Wayne Mason — multi-instrumentalist and composer of The Fourmyula classic 'Nature' — talks about songwriting and his musical evolution in this episode, from a series made for high school students. He demonstrates his piano playing (on an energetic boogie-woogie work out) and a Scandalli accordion on 'High and Dry' (which he wrote in the Warratahs). He discusses the origins of 'Nature', and his songwriting technique (which always begins on a guitar); and muses on his high school band The Fourmyula which took him to Abbey Road, where he met The Beatles.
In this episode from a series for secondary school music students, James Reid (from The Feelers) and his brother Donald (a singer-songwriter who has co-written several Feelers songs) recall their school days when music making was frowned on by guidance counsellors rather than encouraged by projects like this one. Armed with acoustic guitars and a piano, they play excerpts from four songs (‘Communicate’, ‘We Raised Hell’, ‘Fishing For Lisa’ and ‘Unleash the Fury’) and discuss their philosophy of songwriting which is “all about being in the moment”.
TrinityRoots' vocalist and songwriter Warren Maxwell talks about his career and songwriting in this episode from a series for secondary school music students. Maxwell explains the genesis of the Wellington roots/reggae act's classic 'Little Things' (and the making of its music video); he performs a stripped back excerpt from the song. Maxwell also recalls the problems the band encountered in recording their first album and previews a new work, 'Angel Song' (which later appeared on TrinityRoots' second album Home, Land and Sea).
Exponents lead singer Jordan Luck discusses his career and approach to songwriting in this episode from a series for secondary school music students. Luck recalls his own first musical steps at Geraldine High School and the realisation that he could write his own material. He performs an acoustic version of his classic song 'Victoria' which he wrote about the toll of domestic violence on his landlord at the time — an example of his preference for writing from personal experience. He also previews 'Finesse', a work in progress about Invercargill.
Former Blam Blam Blam, Front Lawn and Mutton Birds member, Don McGlashan takes time out from making his first solo album to talk about songwriting in this episode from a series made for high school music students. McGlashan is passionate in exhorting his audience to write their own songs and make their own voices heard. Acoustic versions of his classic 'Dominion Road' (written about a neighbouring street) and another Mutton Birds number 'White Valiant' (based on a dream) underline his enthusiasm for writing about immediate surroundings, not faraway places.
Despite a cold, superstar singer/songwriter Joni Mitchell is a most obliging interviewee for music show host Richard Driver. Having adopted a number of styles over the years, she says she has become a “neither/nor”: no longer easily categorised by radio as a jazz or a rock musician. She performs compelling acoustic versions of ‘Number One’ (from her then current album Chalk Mark in a Rain Storm) and the brand new ‘Night Ride Home’ which she doesn’t know how she’ll record. It would show up in a similar arrangement as the title track of her next album.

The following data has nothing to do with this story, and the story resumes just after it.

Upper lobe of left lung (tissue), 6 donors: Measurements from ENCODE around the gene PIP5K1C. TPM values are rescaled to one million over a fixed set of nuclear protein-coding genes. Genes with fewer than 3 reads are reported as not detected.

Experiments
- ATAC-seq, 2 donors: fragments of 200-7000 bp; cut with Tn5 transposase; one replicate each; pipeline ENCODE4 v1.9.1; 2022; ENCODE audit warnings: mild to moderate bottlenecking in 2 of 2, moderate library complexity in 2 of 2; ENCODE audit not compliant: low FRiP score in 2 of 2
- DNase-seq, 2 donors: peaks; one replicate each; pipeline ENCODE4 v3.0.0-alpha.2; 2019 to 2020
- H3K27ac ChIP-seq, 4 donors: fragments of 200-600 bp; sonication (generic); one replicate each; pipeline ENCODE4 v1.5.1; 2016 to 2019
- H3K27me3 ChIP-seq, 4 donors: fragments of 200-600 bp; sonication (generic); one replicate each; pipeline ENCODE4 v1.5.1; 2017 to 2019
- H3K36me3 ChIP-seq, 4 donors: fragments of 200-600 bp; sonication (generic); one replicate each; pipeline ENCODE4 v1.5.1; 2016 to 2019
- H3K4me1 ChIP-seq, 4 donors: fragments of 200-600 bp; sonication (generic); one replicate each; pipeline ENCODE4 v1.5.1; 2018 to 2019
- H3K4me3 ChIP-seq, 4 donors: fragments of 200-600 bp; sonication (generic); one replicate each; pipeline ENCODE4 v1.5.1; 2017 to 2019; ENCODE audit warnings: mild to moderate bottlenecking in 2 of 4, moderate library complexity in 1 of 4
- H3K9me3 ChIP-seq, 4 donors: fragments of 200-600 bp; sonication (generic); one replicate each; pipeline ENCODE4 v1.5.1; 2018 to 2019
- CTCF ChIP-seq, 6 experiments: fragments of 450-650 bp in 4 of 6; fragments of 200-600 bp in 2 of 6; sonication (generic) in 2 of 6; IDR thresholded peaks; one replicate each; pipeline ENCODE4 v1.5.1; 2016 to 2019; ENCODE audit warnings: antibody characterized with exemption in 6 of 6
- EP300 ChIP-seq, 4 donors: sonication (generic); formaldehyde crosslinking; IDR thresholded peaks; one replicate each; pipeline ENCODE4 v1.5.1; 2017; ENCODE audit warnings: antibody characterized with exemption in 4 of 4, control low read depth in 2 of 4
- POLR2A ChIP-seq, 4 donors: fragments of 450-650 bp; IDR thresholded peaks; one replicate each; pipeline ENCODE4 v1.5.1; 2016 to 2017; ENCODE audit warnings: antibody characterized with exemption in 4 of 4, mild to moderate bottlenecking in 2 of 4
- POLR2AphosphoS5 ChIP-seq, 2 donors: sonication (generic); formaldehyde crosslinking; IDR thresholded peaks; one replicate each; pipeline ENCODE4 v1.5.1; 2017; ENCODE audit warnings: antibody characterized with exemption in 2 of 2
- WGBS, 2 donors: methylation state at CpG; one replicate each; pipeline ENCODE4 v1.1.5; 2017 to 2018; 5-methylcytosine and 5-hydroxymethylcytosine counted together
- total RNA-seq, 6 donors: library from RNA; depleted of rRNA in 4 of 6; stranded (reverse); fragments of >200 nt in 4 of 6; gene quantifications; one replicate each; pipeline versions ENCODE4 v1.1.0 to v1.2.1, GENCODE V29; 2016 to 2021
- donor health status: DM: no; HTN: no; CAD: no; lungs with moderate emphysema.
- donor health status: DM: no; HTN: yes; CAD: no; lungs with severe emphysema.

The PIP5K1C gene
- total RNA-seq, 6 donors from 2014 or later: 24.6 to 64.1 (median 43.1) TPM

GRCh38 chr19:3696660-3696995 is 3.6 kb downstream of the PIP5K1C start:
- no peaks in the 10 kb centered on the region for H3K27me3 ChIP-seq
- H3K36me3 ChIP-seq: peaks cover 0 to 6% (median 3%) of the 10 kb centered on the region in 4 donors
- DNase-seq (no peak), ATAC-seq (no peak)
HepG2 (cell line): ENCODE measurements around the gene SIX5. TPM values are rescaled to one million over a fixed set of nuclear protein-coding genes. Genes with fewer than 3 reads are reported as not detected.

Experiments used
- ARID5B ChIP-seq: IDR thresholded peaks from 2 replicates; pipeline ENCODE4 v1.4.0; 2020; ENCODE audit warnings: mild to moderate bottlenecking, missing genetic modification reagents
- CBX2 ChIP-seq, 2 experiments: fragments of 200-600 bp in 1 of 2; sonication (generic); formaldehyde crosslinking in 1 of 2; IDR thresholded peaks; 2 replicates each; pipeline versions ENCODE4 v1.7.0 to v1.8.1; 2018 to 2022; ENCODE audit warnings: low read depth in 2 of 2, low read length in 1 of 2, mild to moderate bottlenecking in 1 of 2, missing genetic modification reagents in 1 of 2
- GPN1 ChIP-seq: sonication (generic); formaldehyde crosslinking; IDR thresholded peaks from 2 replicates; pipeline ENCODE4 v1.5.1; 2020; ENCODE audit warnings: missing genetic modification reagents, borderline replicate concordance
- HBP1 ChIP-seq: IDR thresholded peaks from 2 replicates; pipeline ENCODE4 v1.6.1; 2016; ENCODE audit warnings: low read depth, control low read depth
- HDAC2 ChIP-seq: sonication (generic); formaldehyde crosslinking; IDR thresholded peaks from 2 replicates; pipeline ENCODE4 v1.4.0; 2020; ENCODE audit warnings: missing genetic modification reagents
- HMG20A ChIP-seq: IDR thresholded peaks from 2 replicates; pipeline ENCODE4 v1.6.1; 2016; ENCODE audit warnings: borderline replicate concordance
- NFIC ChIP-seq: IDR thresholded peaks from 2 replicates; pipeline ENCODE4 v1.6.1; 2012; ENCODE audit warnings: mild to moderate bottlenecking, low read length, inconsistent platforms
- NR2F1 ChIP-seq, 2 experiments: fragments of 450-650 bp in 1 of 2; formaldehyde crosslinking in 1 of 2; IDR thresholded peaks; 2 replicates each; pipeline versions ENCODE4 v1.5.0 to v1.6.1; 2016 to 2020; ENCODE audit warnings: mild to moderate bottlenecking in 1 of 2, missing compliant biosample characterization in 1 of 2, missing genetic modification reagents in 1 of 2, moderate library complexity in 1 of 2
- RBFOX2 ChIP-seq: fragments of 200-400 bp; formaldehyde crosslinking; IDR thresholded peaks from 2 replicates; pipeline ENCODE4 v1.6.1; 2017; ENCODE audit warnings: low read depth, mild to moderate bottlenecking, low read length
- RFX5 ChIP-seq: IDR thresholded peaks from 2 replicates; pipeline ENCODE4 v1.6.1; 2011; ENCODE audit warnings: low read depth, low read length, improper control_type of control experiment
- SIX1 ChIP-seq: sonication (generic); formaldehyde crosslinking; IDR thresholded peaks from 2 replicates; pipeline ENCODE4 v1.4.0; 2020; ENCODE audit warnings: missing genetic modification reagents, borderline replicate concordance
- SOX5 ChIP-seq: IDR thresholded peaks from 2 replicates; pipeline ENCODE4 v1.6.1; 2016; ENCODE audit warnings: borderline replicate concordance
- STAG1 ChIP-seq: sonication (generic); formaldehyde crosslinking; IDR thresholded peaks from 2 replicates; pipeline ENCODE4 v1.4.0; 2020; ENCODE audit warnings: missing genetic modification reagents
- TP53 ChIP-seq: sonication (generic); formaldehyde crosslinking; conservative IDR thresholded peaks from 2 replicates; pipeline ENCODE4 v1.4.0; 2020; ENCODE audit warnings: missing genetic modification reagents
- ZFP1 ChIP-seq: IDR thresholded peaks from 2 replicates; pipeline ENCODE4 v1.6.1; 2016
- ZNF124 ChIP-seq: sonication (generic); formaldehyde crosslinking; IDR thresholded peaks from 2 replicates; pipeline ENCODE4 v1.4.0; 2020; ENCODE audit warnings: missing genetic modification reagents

This 1991 Holmes interview opens with Glen Campbell performing 'Wichita Lineman', the song which Mojo and Blender rated as among the finest of the 20th century. When Campbell recorded it in 1968, he was busy transforming from session musician — he played on everything from 'Good Vibrations' to 'Strangers in the Night" — to pop/country star. Campbell spends most of the interview playing and praising the writer whose songs made him famous: Jimmy Webb ('Galveston'). Asked about past drug use, Campbell laughs, before maintaining he is now living cleanly.
Indie legend Chris Knox is featured in this episode from a series made for secondary school music students. He performs 'One Fell Swoop' — a love song he describes as an aberration amongst his more "nasty" numbers — and explains its composition while denying Whitney Houston comparisons. Knox is typically forthright in discussing his varied career as musician, cartoonist, TV presenter and "renaissance bloke". He outlines his philosophy of DIY self-sufficiency and extols the virtues of never compromising (so that even failure is "much more meaningful").
This episode from a series for high school music students features Auckland hip-hop act Nesian Mystik who can speak from personal experience about music education after forming at Western Springs College and first making an impression in Rockquest's Pacifica Beats. They perform stripped down versions of their APRA Silver Scroll winner 'For the People', and 'Better than Change' (written by Dallas Tamaira of Fat Freddy's Drop) and emphasise how simple music making can be — they started out with just their voices and a Playstation One programme.
This episode of C4's music series Homegrown Profiles looks at the 30 year career of singer/songwriter Dave Dobbyn, whose songs are mainstays of the Aotearoa soundscape. Dobbyn talks about nerve-wracking early days with th' Dudes, where the name for band DD Smash originated, and his long solo career. In a wide-ranging and thoughtful interview, Dobbyn discusses the highs and lows of a life in music, including the mayhem and causes of the 1984 Aotea Square riot, being told his best album was unreleasable, and the satisfaction of writing the Footrot Flats soundtrack.